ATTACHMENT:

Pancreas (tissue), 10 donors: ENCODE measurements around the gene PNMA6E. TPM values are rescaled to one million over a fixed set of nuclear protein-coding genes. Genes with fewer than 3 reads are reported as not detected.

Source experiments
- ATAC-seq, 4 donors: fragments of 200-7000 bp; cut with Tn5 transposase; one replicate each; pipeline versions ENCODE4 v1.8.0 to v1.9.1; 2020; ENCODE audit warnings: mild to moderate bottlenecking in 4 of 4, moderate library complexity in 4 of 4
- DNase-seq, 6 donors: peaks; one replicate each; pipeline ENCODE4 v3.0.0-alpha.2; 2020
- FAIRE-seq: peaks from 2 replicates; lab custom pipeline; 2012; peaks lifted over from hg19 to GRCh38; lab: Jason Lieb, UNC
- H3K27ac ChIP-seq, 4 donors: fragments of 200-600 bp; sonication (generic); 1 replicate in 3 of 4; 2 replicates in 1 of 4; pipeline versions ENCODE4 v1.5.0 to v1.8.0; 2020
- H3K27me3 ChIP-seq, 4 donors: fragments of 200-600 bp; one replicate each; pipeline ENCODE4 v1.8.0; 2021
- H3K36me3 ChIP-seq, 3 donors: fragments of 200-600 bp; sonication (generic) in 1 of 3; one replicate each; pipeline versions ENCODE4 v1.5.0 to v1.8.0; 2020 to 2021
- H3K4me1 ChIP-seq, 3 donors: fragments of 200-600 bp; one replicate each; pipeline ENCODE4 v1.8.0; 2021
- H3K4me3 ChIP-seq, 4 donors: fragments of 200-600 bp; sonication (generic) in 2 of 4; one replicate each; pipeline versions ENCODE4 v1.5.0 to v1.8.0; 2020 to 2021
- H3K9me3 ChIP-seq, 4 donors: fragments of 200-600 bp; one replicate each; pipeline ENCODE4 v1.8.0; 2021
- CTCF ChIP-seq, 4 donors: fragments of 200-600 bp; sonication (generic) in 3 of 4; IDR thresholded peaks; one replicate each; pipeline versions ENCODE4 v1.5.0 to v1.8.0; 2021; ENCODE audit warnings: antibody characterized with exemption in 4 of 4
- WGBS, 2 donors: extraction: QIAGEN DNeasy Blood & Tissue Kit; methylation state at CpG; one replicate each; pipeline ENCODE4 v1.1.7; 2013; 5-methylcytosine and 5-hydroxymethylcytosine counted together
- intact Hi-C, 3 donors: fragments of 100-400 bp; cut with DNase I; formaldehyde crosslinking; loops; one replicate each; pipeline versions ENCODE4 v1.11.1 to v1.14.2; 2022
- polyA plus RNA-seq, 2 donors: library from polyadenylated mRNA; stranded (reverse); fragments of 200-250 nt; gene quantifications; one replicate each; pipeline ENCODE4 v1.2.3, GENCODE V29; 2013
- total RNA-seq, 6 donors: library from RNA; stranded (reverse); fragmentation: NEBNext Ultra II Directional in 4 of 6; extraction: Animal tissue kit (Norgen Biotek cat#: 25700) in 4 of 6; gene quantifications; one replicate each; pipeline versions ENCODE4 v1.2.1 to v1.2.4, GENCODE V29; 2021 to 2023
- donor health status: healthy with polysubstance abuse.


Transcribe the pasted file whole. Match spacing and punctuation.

Pancreas (tissue), 10 donors: ENCODE measurements around the gene PNMA6E. TPM values are rescaled to one million over a fixed set of nuclear protein-coding genes. Genes with fewer than 3 reads are reported as not detected.

Source experiments
- ATAC-seq, 4 donors: fragments of 200-7000 bp; cut with Tn5 transposase; one replicate each; pipeline versions ENCODE4 v1.8.0 to v1.9.1; 2020; ENCODE audit warnings: mild to moderate bottlenecking in 4 of 4, moderate library complexity in 4 of 4
- DNase-seq, 6 donors: peaks; one replicate each; pipeline ENCODE4 v3.0.0-alpha.2; 2020
- FAIRE-seq: peaks from 2 replicates; lab custom pipeline; 2012; peaks lifted over from hg19 to GRCh38; lab: Jason Lieb, UNC
- H3K27ac ChIP-seq, 4 donors: fragments of 200-600 bp; sonication (generic); 1 replicate in 3 of 4; 2 replicates in 1 of 4; pipeline versions ENCODE4 v1.5.0 to v1.8.0; 2020
- H3K27me3 ChIP-seq, 4 donors: fragments of 200-600 bp; one replicate each; pipeline ENCODE4 v1.8.0; 2021
- H3K36me3 ChIP-seq, 3 donors: fragments of 200-600 bp; sonication (generic) in 1 of 3; one replicate each; pipeline versions ENCODE4 v1.5.0 to v1.8.0; 2020 to 2021
- H3K4me1 ChIP-seq, 3 donors: fragments of 200-600 bp; one replicate each; pipeline ENCODE4 v1.8.0; 2021
- H3K4me3 ChIP-seq, 4 donors: fragments of 200-600 bp; sonication (generic) in 2 of 4; one replicate each; pipeline versions ENCODE4 v1.5.0 to v1.8.0; 2020 to 2021
- H3K9me3 ChIP-seq, 4 donors: fragments of 200-600 bp; one replicate each; pipeline ENCODE4 v1.8.0; 2021
- CTCF ChIP-seq, 4 donors: fragments of 200-600 bp; sonication (generic) in 3 of 4; IDR thresholded peaks; one replicate each; pipeline versions ENCODE4 v1.5.0 to v1.8.0; 2021; ENCODE audit warnings: antibody characterized with exemption in 4 of 4
- WGBS, 2 donors: extraction: QIAGEN DNeasy Blood & Tissue Kit; methylation state at CpG; one replicate each; pipeline ENCODE4 v1.1.7; 2013; 5-methylcytosine and 5-hydroxymethylcytosine counted together
- intact Hi-C, 3 donors: fragments of 100-400 bp; cut with DNase I; formaldehyde crosslinking; loops; one replicate each; pipeline versions ENCODE4 v1.11.1 to v1.14.2; 2022
- polyA plus RNA-seq, 2 donors: library from polyadenylated mRNA; stranded (reverse); fragments of 200-250 nt; gene quantifications; one replicate each; pipeline ENCODE4 v1.2.3, GENCODE V29; 2013
- total RNA-seq, 6 donors: library from RNA; stranded (reverse); fragmentation: NEBNext Ultra II Directional in 4 of 6; extraction: Animal tissue kit (Norgen Biotek cat#: 25700) in 4 of 6; gene quantifications; one replicate each; pipeline versions ENCODE4 v1.2.1 to v1.2.4, GENCODE V29; 2021 to 2023
- donor health status: healthy with polysubstance abuse.